In the case of the appeal to the London company from a sentence of death pronounced by Argall, the friends of that officer had assembled, with the earl of Warwick at their head, and had voted, that trial by martial law is the noblest kind of trial, because soldiers and men of the sword were the judges. This opinion was now reversed and the rights of the colonists to trial by jury amply sustained. Nor was it long before the freedom of the northern fisheries was equally asserted; and the early history of NewEngland will explain with what success the monopoly of a rival corporation was opposed.3

The company had silently approved, yet never expressly sanctioned the colonial assembly which had been convened by Sir George Yeardley. It was July. in July, 1621, that a memorable ordinance1 established for the colony a written constitution. The


1 Stith, p. 176-181.
2 Ibid, p. 181, 182.

3 Ibid, p. 185; Gorges' Descrip-
tion, e. xvii.-xxii.

4 Hening, v. i. p. 110, 111;

Stith's Appendix, p. 32; Hazard, v. i. p. 131-133. Compare Chalmers, p. 54, 55; Story's Commentaries, v. i. p. 26.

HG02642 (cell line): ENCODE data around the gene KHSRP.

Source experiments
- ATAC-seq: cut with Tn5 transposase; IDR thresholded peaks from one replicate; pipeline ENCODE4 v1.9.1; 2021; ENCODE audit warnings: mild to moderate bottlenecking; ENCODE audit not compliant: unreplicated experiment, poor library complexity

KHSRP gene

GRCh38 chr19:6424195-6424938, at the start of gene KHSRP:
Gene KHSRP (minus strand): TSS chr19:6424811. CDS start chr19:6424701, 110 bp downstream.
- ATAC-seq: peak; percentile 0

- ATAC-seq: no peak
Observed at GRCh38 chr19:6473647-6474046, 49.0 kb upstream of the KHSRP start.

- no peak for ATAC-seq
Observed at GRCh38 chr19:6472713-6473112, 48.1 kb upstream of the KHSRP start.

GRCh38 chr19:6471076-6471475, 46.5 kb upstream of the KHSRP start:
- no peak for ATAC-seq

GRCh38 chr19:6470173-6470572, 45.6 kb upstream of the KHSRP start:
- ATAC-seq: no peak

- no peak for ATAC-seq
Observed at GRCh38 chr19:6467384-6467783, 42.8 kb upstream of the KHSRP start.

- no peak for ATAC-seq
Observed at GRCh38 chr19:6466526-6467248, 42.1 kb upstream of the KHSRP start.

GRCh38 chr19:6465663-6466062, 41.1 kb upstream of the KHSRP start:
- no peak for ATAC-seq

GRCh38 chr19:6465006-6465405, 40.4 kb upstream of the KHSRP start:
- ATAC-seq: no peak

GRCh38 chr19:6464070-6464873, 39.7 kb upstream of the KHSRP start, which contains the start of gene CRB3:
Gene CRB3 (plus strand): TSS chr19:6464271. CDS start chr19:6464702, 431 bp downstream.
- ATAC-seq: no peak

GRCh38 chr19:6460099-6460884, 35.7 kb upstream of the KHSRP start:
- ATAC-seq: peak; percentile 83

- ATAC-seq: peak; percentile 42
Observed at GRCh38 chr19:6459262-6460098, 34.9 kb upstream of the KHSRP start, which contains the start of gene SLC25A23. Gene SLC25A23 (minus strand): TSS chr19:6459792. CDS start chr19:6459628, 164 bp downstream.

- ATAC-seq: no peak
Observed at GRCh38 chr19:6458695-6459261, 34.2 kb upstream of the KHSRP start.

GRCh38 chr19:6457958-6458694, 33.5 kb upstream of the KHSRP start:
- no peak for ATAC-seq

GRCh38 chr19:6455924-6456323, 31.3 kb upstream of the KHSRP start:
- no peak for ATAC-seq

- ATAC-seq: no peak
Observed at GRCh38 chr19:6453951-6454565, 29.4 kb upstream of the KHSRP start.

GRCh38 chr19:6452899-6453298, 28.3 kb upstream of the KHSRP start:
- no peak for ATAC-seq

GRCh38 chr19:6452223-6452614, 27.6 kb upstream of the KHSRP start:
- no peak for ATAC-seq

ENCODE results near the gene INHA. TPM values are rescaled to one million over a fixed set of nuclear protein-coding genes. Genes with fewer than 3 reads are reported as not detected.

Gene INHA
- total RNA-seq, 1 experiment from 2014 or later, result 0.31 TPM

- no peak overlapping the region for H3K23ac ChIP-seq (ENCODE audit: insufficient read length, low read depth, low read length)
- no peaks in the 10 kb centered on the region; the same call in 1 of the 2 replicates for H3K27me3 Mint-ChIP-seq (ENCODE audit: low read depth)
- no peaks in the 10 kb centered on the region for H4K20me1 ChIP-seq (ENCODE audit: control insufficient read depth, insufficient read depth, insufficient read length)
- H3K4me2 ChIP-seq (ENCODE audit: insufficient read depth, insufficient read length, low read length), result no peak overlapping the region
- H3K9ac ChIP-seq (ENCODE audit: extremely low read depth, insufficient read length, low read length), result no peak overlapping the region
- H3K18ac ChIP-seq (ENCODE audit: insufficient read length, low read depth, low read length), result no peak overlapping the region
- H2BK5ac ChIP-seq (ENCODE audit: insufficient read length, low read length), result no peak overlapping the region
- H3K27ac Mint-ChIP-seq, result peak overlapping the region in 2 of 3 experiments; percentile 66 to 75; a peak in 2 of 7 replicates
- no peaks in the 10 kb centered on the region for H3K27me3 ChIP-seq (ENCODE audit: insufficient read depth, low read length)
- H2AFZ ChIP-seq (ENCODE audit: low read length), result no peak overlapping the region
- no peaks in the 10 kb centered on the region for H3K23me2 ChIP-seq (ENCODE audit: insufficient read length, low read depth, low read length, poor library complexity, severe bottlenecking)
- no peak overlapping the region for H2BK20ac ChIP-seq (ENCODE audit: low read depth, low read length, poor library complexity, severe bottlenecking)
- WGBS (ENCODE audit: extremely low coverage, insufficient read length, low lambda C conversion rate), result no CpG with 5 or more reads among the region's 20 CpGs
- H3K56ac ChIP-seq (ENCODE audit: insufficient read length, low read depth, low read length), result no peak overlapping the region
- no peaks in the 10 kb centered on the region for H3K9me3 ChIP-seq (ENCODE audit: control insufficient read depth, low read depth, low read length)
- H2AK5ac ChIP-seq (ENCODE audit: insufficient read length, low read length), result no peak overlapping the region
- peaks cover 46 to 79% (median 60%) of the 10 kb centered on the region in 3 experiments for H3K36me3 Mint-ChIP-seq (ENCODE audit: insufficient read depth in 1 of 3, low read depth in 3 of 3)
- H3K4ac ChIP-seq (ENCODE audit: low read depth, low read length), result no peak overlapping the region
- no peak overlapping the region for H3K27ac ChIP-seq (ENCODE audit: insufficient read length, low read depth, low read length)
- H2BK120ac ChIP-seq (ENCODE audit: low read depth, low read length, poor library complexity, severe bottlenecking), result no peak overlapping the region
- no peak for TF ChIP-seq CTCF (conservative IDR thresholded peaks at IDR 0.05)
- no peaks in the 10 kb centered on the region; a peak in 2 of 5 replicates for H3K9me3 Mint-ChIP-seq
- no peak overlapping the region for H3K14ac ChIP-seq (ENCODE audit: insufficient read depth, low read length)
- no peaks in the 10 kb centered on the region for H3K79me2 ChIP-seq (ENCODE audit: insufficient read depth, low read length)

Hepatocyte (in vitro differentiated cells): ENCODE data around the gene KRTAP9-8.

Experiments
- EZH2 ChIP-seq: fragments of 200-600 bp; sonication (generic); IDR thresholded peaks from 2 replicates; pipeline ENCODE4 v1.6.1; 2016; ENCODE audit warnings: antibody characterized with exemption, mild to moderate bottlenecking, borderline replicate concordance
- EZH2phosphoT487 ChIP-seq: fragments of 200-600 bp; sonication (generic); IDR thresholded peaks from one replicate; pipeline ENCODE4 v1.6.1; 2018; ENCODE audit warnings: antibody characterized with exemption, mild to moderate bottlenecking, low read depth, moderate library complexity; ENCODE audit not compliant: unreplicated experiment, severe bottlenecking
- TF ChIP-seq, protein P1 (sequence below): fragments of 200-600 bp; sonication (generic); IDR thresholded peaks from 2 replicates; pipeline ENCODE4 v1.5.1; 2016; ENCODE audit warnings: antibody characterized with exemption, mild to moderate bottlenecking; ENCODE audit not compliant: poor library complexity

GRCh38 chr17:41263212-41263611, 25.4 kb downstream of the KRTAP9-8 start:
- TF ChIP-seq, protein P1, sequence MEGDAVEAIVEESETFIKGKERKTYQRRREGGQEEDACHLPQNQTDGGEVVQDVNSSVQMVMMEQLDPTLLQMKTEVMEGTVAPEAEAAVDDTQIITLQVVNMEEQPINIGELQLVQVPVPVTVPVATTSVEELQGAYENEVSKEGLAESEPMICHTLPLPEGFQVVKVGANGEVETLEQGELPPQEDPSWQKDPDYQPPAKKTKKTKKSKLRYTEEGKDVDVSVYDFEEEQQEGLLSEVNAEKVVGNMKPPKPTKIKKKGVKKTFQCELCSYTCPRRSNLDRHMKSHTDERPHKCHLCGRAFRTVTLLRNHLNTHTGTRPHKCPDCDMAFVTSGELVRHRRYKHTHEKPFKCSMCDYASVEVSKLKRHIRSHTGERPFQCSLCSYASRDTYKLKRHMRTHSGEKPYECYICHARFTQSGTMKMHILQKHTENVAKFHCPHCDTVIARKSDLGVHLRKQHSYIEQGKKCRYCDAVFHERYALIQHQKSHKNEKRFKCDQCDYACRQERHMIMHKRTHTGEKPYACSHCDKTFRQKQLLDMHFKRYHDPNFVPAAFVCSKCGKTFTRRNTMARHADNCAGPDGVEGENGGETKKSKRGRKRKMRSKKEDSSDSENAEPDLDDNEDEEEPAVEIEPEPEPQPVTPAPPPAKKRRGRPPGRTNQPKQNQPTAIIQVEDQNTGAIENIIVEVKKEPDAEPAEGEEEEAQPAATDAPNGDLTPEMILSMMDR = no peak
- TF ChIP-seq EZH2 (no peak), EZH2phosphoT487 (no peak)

form of government prescribed for Virginia was CHAP. analogous to the English constitution, and was, with some modifications, the model of the systems, which 1621. were afterwards introduced into the various royal provinces. Its purpose was declared to be "the greatest comfort and benefit to the people, and the prevention of injustice, grievances and oppression." Its terms are few and simple; a governor, to be appointed by the company; a permanent council, likewise to be appointed by the company; a general assembly, to be convened yearly, and to consist of the members of the council, and of two burgesses to be chosen from each of the several plantations by their respective inhabitants. The assembly might exercise full legislative authority, a negative voice being reserved to the governor; but no law or ordinance would be valid, unless ratified by the company in England. With singular justice and a liberality without example, it was further ordained, that, after the government of the colony shall have once been framed, no orders of the court in London shall bind the colony, unless they be in like manner ratified by the general assembly. The courts of justice were required to conform to the laws and manner of trial, used in the realm of England.